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Crab Nebula

A riddle inside a mystery

Spiral galaxy IC 5052

Large Magellanic Cloud

A ring galaxy to remember

How's the weather out there?

Space junk -- and then some

Oldest star in our galaxy

Abell 68

460 light-years away from Earth

NGC 411: Looking good for 1 billion years old

A transitional phase for a 'young' star-forming galaxy

A supernova remnant that astronomers dubbed the Crab Nebula is the only remaining trace of a huge stellar explosion that observers on the ground in China and Japan chronicled in 1054.
Caption by / Photo by ESA, J. Hester and A. Loll (Arizona State University),NASA
Planetary nebula known as ESO 456-67 in the constellation of Sagittarius (The Archer), in the southern sky. Basically, this is an image of shells of dust and gas pushed outwards from a dying star. What you see at the center is the remnant of the original star. What's to explain the different shapes? Scientists are still trying to answer that question.
Caption by / Photo by ESA/Hubble and NASA
You can glimpse part of the spiral galaxy IC 5052 in this image as it emits a bright blue-white glow.
Caption by / Photo by ESA/Hubble and NASA
The Large Magellanic Cloud, a satellite galaxy of the Milky Way, is about 200,000 light-years from Earth. The collapsing clouds of gas within it form new stars. New stars are being born in the glowing nebulae.
Caption by / Photo by ESA/NASA/Hubble
Not much is known about ring galaxies like the one pictured here dubbed Zw II 28. The assumption is that they are formed after galaxy collisions, forming a dense central core circled by bright stars.
Caption by / Photo by ESA/Hubble and NASA
Hubble data helped NASA create the most detailed weather map yet for a brown dwarf named 2MASSJ22282889-431026. Brown dwarfs are created from condensed gas, but they lack the mass to fuse atoms and produce energy.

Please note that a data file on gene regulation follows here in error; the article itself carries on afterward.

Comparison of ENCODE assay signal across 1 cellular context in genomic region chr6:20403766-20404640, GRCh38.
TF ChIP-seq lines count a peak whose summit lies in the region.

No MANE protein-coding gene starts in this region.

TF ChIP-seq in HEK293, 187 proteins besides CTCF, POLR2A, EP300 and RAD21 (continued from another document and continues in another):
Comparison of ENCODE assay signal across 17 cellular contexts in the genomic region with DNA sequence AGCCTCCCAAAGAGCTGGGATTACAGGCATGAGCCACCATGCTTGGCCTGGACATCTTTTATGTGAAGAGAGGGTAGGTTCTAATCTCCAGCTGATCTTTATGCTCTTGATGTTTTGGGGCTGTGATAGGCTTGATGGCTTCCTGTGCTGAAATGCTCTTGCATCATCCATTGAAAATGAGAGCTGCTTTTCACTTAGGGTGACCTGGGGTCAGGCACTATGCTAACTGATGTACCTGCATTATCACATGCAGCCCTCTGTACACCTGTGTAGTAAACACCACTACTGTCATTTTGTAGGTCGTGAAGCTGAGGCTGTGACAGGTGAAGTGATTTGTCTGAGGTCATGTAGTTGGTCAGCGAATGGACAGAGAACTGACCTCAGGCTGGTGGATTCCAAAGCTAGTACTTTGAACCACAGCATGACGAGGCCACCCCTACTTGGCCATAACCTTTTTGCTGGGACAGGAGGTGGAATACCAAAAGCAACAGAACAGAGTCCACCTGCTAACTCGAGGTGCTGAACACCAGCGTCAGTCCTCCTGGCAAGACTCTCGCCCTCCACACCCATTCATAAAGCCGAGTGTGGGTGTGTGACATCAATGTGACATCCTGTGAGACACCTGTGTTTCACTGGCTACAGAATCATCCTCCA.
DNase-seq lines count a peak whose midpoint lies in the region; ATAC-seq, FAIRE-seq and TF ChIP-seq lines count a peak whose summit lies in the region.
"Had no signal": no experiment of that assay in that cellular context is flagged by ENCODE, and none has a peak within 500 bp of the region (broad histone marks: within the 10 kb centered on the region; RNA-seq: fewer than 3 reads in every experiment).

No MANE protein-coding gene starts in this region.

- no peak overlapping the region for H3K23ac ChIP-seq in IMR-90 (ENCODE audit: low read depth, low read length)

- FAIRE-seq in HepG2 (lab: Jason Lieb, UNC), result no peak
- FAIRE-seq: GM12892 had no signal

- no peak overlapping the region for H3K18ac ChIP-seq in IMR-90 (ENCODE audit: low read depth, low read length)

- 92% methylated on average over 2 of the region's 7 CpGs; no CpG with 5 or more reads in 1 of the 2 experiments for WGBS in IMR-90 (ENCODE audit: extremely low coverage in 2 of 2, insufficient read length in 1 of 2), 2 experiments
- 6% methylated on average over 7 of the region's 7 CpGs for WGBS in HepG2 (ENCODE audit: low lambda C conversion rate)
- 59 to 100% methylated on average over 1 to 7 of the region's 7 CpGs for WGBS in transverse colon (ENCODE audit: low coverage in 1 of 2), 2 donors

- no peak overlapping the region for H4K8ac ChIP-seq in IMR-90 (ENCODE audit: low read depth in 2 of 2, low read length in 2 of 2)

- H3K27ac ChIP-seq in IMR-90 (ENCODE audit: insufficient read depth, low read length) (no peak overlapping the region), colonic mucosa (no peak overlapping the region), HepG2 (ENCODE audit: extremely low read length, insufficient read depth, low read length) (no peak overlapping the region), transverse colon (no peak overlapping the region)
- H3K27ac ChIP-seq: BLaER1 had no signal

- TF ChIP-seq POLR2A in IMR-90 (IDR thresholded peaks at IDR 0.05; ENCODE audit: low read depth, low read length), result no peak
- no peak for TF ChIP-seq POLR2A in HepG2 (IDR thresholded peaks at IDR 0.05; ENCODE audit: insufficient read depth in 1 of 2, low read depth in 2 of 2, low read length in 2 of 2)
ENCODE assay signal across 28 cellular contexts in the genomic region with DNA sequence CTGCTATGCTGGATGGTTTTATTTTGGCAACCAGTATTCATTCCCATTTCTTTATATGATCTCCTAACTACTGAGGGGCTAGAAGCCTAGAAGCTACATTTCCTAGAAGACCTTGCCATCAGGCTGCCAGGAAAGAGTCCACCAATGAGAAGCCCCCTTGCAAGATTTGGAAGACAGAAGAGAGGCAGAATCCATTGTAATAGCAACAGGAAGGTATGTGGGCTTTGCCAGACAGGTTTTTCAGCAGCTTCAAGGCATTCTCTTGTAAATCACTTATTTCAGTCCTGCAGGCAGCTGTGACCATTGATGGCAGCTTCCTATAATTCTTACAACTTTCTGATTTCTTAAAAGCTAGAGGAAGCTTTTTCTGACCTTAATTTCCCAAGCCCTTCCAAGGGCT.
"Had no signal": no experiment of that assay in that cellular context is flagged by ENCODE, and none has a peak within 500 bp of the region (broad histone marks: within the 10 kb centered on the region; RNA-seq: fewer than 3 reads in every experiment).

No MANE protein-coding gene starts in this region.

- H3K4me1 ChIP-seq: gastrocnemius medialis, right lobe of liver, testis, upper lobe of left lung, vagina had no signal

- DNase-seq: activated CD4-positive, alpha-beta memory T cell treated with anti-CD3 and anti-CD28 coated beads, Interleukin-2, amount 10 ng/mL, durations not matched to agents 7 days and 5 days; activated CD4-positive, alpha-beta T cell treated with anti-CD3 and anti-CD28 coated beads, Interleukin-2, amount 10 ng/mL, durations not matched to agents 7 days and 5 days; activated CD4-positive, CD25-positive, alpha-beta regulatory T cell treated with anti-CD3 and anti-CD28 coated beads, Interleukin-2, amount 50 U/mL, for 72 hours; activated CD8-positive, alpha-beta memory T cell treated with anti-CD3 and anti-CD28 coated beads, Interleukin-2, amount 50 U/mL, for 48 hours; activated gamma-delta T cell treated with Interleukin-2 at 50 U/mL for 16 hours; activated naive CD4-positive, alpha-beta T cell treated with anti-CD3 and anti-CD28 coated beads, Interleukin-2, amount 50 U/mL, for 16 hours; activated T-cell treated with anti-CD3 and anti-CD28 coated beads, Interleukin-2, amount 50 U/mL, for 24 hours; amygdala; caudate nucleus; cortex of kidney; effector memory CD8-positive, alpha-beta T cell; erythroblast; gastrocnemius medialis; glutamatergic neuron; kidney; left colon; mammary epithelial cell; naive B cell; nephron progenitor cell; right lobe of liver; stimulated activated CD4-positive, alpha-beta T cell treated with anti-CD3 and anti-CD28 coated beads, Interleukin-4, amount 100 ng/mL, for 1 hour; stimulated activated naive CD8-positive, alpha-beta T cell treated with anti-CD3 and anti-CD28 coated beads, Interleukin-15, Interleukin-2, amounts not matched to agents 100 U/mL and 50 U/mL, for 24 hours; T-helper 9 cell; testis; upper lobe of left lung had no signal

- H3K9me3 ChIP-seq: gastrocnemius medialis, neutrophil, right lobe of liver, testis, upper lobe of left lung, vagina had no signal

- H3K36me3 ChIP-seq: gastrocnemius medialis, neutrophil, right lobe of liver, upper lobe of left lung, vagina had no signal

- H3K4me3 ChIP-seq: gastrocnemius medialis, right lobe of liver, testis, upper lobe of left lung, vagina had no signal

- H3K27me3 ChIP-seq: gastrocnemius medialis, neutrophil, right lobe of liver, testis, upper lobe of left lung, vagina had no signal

Caption by / Photo by NASA
A new spin on space junk -- in this case a vast debris disk around the star Fomalhaut. The image also turns up an unidentified mysterious planet circling the star.
Caption by / Photo by NASA, ESA, and P. Kalas (University of California, Berkeley and SETI Institute)
The oldest star in our galaxy whose age astronomers can determine is called HD 140283. It's estimated to be 14.5 billion years (give or take 800 million years) and is estimated to be 190.1 light-years away from Earth
Caption by / Photo by Digitized Sky Survey (DSS), STScI/AURA, Palomar/Caltech, and UKSTU/AAO
The gravitational field around Abell 68, a cluster of giant galaxies, magnifies light from distant background galaxies.
Caption by / Photo by NASA, ESA, and the Hubble Heritage/ESA-Hubble Collaboration
About 460 light-years away from Earth resides an object known as HH 151, essentially a bright jet of glowing material trailed by an orange-hued plume of gas and dust. It is located in the constellation of Taurus.
Caption by / Photo by ESA/Hubble & NASA
A collection of approximately 150 extremely old stars inhabits our galaxy. They all look a lot like NGC 411, pictured here. But NGC, which was formed from the same gas cloud, is a relative youngster, at an estimated billion years old.
Caption by / Photo by ESA/Hubble & NASA
The galaxy in this image, 2MASX J09442693+0429569, has been in a near-constant state of formation for the last billion years, and the process only stopped relatively recently.
Caption by / Photo by ESA/Hubble & NASA
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